Great for treating headaches, rosemary benefits the entire nervous system. The first record of rosemary’s use as a medicinal herb dates back to ancient times in the Mediterranean region. The herb was thought to have strong effects on memory and in strengthening the mind. The most prominent modern use of rosemary is as an antioxidant.






People in ancient Rome used thyme to treat melancholy and added the herb to alcoholic beverages and cheese. The ancient Greeks used it in incense and during Medieval times, the herb was used to infuse the user with vigor and courage. When used internally, thyme helps with respiratory and chest problems. Its antiseptic properties act on fungal infections such as athlete’s foot.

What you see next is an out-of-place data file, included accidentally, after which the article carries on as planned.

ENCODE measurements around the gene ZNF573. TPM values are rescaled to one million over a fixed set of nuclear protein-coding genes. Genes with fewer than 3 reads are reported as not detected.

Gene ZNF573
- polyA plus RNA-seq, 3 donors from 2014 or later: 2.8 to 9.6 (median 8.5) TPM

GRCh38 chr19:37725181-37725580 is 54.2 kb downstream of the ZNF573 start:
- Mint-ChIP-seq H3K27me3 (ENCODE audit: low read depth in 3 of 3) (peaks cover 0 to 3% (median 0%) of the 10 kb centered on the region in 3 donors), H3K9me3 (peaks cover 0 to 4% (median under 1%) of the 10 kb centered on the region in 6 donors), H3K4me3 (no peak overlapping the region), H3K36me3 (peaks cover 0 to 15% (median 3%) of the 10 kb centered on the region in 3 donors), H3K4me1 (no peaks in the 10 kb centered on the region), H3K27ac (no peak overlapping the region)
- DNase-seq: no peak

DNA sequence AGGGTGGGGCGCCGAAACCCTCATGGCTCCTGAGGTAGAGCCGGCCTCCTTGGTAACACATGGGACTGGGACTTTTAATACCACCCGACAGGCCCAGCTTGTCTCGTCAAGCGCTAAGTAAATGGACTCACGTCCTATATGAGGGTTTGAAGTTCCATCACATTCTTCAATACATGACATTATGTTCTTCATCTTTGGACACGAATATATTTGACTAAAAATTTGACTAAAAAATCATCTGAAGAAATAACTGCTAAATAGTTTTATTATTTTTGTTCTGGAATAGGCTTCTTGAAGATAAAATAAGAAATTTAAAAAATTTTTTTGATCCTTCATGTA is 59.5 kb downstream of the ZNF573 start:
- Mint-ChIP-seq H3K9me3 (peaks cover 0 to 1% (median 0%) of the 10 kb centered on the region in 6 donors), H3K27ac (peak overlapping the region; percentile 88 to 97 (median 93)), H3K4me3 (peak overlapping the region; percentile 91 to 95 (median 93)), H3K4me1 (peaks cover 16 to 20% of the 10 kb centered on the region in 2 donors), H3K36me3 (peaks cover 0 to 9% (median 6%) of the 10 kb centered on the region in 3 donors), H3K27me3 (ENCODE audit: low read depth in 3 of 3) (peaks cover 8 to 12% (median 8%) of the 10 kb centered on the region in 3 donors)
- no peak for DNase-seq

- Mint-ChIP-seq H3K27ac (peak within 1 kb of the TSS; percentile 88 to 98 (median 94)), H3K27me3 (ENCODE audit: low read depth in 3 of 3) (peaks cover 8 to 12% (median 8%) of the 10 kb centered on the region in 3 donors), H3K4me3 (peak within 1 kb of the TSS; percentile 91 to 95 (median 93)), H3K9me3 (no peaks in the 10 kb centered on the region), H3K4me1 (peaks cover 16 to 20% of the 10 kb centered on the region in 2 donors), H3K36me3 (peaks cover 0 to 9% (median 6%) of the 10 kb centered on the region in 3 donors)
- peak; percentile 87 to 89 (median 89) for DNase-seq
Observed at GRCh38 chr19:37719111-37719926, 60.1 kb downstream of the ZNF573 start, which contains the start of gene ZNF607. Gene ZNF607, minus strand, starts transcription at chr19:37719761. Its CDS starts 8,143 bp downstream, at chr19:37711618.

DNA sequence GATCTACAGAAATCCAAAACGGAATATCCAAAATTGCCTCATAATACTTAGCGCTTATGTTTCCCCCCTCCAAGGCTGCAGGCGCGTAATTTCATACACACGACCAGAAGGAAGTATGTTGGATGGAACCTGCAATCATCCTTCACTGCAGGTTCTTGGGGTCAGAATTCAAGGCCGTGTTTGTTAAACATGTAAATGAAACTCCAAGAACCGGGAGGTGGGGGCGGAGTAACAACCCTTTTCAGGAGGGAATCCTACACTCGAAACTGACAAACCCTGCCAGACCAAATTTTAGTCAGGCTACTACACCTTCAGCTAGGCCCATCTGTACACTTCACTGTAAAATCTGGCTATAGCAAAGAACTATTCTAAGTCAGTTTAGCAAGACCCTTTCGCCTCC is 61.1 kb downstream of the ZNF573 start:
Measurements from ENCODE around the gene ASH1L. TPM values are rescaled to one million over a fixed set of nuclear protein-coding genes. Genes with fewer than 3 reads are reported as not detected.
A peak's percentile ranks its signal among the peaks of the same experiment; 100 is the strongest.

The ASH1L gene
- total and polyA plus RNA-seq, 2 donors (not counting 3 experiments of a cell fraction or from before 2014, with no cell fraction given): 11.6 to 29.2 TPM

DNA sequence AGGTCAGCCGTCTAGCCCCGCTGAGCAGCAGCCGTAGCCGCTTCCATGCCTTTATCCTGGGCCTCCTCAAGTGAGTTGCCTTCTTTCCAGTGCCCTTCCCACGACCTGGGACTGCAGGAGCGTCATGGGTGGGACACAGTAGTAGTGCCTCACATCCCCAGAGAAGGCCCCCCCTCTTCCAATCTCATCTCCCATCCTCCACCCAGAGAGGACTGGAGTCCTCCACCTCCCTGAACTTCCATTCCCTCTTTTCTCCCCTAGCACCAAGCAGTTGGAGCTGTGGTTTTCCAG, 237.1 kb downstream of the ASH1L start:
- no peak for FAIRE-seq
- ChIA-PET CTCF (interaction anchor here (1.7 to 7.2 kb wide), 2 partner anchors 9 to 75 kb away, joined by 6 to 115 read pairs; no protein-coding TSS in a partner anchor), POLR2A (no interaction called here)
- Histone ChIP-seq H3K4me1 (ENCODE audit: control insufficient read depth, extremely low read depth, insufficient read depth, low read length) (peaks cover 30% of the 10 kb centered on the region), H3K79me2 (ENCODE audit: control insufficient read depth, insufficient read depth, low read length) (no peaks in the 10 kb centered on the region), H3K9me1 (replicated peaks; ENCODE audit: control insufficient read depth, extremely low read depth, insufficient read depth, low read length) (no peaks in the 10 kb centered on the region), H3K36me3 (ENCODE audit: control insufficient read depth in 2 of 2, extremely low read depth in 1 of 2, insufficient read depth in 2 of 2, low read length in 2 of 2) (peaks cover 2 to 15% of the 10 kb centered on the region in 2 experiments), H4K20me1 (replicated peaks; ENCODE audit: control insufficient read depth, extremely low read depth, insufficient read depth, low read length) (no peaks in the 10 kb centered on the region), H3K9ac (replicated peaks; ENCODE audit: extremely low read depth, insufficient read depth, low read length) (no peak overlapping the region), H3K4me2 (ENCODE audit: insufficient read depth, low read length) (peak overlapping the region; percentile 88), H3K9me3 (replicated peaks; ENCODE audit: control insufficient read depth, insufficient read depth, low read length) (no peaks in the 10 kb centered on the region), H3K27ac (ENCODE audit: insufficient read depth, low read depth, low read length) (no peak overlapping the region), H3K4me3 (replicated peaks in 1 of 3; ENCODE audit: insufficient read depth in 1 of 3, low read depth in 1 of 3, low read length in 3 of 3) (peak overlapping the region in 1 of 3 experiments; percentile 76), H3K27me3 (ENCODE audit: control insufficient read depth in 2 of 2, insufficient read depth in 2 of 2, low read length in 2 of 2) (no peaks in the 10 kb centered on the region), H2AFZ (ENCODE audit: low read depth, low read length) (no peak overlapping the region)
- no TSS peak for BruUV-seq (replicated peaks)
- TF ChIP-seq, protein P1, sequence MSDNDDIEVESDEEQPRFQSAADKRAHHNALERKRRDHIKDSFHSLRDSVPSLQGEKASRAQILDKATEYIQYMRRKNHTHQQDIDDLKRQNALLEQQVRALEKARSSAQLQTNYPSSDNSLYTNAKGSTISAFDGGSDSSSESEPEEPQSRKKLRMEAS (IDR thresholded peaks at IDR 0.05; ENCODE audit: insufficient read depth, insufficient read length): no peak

A perennial herb having the ability to boost eyesight, strengthen the immune system, improve digestion, build strong bones, lower blood pressure, increase circulation and heighten energy levels. The fresh and dried leaves of sorrel have been used to treat skin conditions. Sorrel is high in vitamin C and other antioxidant compounds. Intake should be regulated due to the high content of oxalic acid.


Herbalists have long known that burdock has historically been used as a dietary aid, to treat sore throats, colds, hair loss and dandruff. It also is used as a “blood purifier” tonic to induse sweating and remove toxins from the bloodstream, promote kidney health and help eliminate excess water. Topical usage treats skin problems such as eczema, psoriasis, acne and dry skin.


The golden yellow root of Oregon grape is sometimes substituted for goldenseal, as the two herbs have similar constituent properties. Oregon grape has been clinically shown to reduce certain skin irritations when used externally. It is also traditionally used as a tonic to stimulate digestion and for its antimicrobial properties. Proper dosage is important.